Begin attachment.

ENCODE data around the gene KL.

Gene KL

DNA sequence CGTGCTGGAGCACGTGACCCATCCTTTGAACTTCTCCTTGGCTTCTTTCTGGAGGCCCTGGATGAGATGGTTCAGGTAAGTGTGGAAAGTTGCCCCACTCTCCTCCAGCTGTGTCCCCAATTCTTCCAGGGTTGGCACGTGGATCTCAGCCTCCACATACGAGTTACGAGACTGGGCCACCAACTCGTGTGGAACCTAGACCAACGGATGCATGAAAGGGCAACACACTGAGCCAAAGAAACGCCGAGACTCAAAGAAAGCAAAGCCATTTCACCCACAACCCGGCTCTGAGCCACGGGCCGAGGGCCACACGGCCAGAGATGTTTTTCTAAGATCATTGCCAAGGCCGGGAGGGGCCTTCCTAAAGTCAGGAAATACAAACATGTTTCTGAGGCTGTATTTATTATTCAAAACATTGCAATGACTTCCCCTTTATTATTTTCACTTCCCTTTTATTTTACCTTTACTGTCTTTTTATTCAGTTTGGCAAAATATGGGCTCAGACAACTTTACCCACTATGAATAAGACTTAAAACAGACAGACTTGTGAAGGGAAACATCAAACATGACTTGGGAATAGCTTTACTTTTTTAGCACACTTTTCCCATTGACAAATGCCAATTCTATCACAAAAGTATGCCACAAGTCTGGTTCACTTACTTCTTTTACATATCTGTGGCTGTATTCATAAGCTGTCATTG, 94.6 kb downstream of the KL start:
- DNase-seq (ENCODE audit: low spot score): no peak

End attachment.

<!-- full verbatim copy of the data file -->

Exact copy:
ENCODE data around the gene KL.

Gene KL

DNA sequence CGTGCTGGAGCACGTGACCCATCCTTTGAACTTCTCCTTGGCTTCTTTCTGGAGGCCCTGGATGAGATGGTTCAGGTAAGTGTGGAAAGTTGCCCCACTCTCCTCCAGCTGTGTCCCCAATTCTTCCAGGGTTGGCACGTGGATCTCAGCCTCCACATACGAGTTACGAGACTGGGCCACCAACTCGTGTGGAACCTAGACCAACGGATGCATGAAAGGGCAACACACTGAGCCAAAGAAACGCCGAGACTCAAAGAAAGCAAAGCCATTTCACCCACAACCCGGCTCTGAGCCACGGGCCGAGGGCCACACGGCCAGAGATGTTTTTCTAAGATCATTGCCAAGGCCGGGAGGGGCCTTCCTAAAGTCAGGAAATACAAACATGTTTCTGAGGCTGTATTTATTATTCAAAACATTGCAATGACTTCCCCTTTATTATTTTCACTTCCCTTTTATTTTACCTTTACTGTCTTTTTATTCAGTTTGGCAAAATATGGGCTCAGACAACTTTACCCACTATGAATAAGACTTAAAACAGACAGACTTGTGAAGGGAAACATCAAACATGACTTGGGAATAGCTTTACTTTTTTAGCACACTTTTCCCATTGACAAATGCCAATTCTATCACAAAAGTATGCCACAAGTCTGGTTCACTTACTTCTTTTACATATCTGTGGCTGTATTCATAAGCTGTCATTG, 94.6 kb downstream of the KL start:
- DNase-seq (ENCODE audit: low spot score): no peak